While the industry is one of the country’s largest employers, it still faces considerable issues around diversity at the top. New analysis from PwC has explored the matter, as well what initiatives the industry has engaged to open up its top ranks to a more diverse background.

Female representation at board level for UK companies and HTLs

According to a survey of CEOs, Chairs or HR Directors of over 100 of the most significant leisure businesses across the UK, the hospitality industry has a relatively male-dominated top level. This lags behind the FTSE 100, where companies have female board level representation at 32.2%. Meanwhile, the figure for the combined executive committee and direct reports stands at 28%. This is well above FTSE 250 levels, where female board level representation stands at 22.4% and executive committee & direct reports stand at 27.8%.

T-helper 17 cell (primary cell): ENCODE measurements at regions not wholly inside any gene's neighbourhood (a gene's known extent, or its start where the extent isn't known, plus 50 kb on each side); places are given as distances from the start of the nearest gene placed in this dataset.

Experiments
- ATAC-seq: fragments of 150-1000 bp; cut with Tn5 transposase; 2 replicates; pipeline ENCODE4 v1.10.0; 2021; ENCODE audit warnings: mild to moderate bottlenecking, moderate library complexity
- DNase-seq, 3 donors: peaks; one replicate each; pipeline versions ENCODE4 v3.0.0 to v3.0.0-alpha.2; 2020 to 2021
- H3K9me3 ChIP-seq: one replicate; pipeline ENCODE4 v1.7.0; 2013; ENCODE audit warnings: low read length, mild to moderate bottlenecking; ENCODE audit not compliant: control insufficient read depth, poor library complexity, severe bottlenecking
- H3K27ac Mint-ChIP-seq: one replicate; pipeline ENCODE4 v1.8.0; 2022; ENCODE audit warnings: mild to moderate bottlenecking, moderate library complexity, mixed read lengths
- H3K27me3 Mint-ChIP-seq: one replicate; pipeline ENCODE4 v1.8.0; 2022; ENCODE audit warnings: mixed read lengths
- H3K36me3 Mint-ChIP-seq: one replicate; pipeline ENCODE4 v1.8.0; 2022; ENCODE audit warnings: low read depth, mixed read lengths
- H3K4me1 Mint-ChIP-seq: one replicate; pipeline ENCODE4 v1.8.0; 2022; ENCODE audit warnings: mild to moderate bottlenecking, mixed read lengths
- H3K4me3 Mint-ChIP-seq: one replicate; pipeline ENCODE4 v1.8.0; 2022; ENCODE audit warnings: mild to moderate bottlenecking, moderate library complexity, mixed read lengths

For the hospitality industry as a whole, board level representation came in at 23.6%, with FTSE 350 for the industry performing slightly better at 25.1%, while non-listed companies performed considerably worse at 18.2%. The firm notes that the figures hide that while some companies are making strides to improve equality, others are not moving forward – with the positive result reflecting more often the good work of some, while others are not taking the issue seriously in their agenda setting.

Blind spot